Cambridge Central Mosque
Special Award for Sustainability
Sponsored by Derwent London
Civic Trust Awards
Level of Award
Local Authority Area
Information about this scheme
As a religious building that emphasises spiritual belief in humanity’s role as a humble and responsible custodian of creation, the mosque has been designed with a minimal carbon footprint, and with no emissions on site in use.
Timber was chosen as the principal material for the building structure, because trees absorb and encapsulate CO2 as they grow, they have low embodied energy and are a renewable resource. The timber is sustainably sourced Spruce from central Europe.
Energy use will be minimised by using mixed mode systems – static heating and natural ventilation, supplemented by displacement cool air supply at times of high occupancy or high heat gains and natural light supplemented by low energy LED artificial lighting. The building is part powered by photovoltaic panels. Air source heat pumps are used for underfloor heating/cooling which also includes an innovative system of direct hot water heating via buffer tanks. Given that the grid electricity becomes increasingly less carbon intensive, the overall footprint will reduce year on year.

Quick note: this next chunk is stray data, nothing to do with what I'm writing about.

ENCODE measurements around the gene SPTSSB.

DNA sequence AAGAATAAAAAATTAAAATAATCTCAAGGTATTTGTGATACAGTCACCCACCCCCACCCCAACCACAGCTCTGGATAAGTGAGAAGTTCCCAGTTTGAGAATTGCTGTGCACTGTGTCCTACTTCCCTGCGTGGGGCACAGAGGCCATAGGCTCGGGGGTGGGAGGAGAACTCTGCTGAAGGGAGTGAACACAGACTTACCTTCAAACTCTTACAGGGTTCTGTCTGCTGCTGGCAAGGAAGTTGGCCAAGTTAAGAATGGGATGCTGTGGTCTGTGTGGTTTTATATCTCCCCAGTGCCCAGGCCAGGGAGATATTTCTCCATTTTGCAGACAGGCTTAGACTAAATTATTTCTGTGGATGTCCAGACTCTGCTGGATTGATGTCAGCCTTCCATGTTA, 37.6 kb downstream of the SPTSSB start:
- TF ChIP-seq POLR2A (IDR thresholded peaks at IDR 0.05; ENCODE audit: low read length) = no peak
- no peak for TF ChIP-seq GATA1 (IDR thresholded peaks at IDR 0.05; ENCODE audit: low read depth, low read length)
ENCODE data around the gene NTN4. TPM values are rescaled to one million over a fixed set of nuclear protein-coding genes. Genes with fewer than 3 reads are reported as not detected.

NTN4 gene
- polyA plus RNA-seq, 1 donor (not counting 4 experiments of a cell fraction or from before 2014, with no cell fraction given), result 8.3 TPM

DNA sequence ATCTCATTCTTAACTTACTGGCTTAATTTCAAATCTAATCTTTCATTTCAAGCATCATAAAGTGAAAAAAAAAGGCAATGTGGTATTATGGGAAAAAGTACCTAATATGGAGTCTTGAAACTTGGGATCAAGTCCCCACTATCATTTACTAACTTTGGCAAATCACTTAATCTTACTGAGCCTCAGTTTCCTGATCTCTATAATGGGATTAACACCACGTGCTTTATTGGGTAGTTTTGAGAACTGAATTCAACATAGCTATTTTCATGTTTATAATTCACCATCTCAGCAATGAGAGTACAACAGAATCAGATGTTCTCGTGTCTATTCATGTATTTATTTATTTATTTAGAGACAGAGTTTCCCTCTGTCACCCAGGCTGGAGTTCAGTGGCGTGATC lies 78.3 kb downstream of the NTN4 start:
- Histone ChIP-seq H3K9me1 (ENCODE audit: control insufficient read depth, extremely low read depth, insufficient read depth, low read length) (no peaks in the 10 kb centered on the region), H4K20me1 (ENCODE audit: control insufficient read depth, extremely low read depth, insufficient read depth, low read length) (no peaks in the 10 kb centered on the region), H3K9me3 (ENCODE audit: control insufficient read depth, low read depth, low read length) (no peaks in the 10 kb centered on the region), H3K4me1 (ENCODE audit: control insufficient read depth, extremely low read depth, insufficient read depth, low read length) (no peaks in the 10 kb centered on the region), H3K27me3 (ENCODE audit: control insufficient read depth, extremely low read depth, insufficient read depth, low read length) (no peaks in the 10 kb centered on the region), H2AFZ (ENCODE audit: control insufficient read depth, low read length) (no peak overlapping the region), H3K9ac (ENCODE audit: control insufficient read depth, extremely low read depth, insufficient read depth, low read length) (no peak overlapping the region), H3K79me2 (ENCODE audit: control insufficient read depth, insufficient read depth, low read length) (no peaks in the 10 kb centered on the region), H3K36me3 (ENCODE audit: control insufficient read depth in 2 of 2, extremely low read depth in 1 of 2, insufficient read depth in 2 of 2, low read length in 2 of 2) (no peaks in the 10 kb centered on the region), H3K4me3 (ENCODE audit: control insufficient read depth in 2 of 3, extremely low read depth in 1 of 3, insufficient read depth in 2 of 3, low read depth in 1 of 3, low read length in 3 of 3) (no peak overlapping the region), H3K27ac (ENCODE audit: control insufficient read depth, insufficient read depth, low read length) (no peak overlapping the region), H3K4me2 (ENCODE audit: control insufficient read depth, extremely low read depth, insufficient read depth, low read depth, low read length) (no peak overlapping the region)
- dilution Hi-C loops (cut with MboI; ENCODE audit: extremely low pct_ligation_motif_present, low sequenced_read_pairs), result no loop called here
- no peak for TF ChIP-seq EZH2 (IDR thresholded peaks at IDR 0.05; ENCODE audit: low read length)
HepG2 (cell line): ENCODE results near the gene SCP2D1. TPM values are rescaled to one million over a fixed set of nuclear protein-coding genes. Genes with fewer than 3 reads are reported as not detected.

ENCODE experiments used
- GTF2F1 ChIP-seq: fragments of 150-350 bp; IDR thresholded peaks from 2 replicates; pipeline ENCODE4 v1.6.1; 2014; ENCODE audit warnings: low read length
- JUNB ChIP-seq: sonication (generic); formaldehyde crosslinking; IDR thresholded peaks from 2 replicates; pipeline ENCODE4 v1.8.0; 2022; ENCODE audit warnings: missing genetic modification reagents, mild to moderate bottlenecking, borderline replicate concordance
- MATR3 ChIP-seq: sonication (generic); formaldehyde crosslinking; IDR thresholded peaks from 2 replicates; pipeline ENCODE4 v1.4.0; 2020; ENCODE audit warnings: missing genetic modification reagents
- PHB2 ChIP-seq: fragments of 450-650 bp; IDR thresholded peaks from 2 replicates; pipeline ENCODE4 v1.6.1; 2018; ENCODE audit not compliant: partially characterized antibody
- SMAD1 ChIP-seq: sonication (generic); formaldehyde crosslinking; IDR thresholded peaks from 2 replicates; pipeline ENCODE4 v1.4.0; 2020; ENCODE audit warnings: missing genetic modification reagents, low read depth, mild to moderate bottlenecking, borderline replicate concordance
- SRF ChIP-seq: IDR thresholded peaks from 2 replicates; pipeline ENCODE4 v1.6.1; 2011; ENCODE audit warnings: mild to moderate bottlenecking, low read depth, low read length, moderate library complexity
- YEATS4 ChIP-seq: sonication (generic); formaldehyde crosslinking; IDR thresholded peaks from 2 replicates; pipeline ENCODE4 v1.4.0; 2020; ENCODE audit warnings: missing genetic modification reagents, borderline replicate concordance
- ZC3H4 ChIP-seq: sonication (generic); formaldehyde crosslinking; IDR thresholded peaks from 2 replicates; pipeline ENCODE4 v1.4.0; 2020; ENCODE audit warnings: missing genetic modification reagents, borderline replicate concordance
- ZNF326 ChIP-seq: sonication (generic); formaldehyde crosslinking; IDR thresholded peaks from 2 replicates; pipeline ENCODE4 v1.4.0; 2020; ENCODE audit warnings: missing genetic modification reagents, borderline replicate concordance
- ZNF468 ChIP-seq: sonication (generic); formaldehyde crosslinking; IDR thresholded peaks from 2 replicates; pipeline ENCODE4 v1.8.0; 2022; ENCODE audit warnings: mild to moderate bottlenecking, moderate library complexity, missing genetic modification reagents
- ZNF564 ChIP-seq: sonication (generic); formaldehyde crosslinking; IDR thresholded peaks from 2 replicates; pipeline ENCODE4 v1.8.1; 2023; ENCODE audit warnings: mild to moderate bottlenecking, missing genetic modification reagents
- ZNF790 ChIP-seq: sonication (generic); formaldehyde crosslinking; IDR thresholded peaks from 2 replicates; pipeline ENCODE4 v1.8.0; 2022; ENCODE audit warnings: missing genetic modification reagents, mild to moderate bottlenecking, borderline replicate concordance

All public spaces are naturally lit throughout daylight hours. The tall rooflight reveal minimises direct solar radiation, reducing glare and overheating, meaning artificial cooling is not required. The glazed southern façade is protected from solar gains by an overhanging portico roof, which also allows lower winter sun to passively heat the space in colder months.
The Prayer Hall, Atrium, Cafe and Teaching spaces are all naturally ventilated. Intake vents at low level and extract vents in the rooflight upstands operate automatically, linked to CO2 and temperature sensors. The large double height spaces drive natural stack ventilation effect. The building envelope includes 30% improvement on Part L U- values and 60% improvement on air leakage rates. Sedum roofs reduce water run-off and enhance biodiversity.
Plant species were chosen that are indigenous or happily grow in the UK and which are also friendly to insects and pollinators. Swift boxes are provided within the parapet crenellations.
Overheating was tested against 2030 and 2050 weather files including CFD simulations. The space gets hotter but there is more air movement therefore comfort should be maintained. The drainage and attenuation system is designed for a 100 year storm plus 30%.
Cambridge Mosque Trust
Marks Barfield Architects
Price & Myers
Skelly & Couch
Faithful & Gould
Emma Clark with Urquhart & Hunt
Professor Keith Critchlow
Approved Building Control Inspector
Smith & Wallwork
Primary Use Class
Class D1h - Public Worship